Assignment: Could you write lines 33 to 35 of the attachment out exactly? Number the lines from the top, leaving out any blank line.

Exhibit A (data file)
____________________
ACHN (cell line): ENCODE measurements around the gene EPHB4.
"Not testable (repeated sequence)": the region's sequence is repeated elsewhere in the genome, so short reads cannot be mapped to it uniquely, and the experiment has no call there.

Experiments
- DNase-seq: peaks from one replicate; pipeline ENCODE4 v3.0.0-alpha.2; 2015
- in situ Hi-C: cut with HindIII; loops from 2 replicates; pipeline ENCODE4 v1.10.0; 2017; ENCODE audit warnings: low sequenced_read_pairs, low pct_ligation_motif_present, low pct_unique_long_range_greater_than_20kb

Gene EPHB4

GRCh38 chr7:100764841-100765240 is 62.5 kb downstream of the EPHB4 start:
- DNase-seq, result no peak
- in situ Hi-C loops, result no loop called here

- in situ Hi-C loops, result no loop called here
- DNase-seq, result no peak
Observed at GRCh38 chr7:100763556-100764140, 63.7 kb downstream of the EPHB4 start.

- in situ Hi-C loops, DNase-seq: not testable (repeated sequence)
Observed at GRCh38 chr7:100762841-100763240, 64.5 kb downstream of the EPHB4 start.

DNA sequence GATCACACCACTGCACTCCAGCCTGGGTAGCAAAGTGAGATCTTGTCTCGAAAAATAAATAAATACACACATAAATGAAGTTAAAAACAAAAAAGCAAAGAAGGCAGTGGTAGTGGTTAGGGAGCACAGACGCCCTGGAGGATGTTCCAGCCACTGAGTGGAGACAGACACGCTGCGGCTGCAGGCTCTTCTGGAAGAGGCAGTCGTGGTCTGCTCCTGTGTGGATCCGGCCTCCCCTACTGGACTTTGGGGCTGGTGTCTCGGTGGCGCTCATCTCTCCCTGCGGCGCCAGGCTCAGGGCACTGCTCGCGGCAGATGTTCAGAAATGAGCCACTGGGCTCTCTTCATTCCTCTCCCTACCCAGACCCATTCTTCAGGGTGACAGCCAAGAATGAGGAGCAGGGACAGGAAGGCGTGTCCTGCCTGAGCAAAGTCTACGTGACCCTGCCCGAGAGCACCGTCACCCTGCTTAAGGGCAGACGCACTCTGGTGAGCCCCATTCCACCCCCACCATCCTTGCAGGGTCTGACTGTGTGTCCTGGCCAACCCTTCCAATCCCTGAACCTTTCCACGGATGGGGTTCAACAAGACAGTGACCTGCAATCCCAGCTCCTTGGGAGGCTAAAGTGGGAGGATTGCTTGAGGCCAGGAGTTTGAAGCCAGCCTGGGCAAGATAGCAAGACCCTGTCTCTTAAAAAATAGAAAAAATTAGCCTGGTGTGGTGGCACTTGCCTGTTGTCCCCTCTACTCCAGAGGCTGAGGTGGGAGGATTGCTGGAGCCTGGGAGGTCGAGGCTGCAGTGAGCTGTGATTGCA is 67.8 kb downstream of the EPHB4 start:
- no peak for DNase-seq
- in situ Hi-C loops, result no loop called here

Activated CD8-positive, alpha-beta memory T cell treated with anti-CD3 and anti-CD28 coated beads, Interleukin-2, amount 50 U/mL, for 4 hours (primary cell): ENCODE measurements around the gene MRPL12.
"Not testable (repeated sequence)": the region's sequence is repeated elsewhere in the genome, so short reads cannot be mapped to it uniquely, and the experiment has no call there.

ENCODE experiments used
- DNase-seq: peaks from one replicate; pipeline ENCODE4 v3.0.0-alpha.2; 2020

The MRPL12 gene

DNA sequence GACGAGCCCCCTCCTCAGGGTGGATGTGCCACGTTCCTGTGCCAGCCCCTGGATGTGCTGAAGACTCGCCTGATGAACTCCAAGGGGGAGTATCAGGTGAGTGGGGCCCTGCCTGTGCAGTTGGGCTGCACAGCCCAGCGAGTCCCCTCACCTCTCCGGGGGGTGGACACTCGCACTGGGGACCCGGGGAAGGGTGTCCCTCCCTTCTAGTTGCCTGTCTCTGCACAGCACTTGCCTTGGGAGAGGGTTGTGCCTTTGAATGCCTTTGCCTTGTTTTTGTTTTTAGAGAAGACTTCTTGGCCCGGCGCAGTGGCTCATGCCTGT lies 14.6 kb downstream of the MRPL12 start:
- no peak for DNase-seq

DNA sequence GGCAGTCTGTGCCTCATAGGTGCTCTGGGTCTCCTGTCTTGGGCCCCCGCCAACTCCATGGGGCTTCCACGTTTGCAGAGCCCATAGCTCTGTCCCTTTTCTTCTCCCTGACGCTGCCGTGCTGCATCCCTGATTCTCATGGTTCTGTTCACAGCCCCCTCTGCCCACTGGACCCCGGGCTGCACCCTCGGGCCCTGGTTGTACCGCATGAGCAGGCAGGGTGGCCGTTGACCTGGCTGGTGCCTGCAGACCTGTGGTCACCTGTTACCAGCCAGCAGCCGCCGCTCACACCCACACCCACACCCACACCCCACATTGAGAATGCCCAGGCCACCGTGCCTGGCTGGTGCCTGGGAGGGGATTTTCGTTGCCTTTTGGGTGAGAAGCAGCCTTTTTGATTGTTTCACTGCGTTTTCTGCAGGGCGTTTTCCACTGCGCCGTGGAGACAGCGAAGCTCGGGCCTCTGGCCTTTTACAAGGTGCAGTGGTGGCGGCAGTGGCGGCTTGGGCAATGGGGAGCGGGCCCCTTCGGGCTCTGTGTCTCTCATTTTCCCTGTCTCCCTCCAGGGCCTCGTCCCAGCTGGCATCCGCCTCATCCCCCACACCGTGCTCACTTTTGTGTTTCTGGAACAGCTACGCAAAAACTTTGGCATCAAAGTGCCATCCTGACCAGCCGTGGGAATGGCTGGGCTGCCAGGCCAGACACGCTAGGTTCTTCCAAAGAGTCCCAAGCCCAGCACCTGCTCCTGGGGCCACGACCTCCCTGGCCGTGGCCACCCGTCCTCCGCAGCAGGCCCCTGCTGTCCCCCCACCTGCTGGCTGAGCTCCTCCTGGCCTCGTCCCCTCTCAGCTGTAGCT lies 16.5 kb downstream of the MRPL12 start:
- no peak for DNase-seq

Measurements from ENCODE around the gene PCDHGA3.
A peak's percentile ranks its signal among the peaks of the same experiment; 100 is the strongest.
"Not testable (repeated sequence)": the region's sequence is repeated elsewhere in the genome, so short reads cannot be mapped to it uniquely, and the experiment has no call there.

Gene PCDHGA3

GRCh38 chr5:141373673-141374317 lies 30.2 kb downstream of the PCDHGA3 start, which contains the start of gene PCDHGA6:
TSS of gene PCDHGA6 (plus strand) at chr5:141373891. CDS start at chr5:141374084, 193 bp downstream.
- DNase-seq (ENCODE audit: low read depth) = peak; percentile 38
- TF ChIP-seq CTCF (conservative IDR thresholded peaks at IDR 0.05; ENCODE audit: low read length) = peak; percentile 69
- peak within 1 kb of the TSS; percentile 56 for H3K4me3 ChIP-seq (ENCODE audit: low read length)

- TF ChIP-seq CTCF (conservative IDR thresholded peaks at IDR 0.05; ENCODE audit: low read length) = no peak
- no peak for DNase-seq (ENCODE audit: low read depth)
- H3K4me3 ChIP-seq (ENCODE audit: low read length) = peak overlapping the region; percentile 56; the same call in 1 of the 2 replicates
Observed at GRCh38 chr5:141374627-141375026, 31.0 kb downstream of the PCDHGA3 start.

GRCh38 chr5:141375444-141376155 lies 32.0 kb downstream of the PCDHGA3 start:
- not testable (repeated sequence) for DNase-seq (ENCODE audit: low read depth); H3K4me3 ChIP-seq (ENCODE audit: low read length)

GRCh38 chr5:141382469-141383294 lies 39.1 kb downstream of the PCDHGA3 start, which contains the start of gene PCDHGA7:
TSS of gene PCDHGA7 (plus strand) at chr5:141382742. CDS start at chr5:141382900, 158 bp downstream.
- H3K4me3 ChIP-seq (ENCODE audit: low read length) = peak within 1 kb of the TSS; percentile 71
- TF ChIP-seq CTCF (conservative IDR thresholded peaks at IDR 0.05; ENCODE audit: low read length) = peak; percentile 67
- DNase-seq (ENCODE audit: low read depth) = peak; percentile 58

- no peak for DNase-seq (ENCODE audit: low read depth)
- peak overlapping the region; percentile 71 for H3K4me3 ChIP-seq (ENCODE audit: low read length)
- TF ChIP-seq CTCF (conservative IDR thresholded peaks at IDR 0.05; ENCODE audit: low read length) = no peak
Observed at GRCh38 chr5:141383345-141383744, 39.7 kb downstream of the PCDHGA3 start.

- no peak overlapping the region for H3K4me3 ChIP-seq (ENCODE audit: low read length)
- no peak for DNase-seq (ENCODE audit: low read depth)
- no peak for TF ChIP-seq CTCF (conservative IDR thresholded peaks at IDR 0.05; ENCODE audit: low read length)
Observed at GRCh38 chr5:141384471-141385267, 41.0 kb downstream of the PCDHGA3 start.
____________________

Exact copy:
- DNase-seq (ENCODE audit: low read depth) = peak; percentile 38
- TF ChIP-seq CTCF (conservative IDR thresholded peaks at IDR 0.05; ENCODE audit: low read length) = peak; percentile 69
- peak within 1 kb of the TSS; percentile 56 for H3K4me3 ChIP-seq (ENCODE audit: low read length)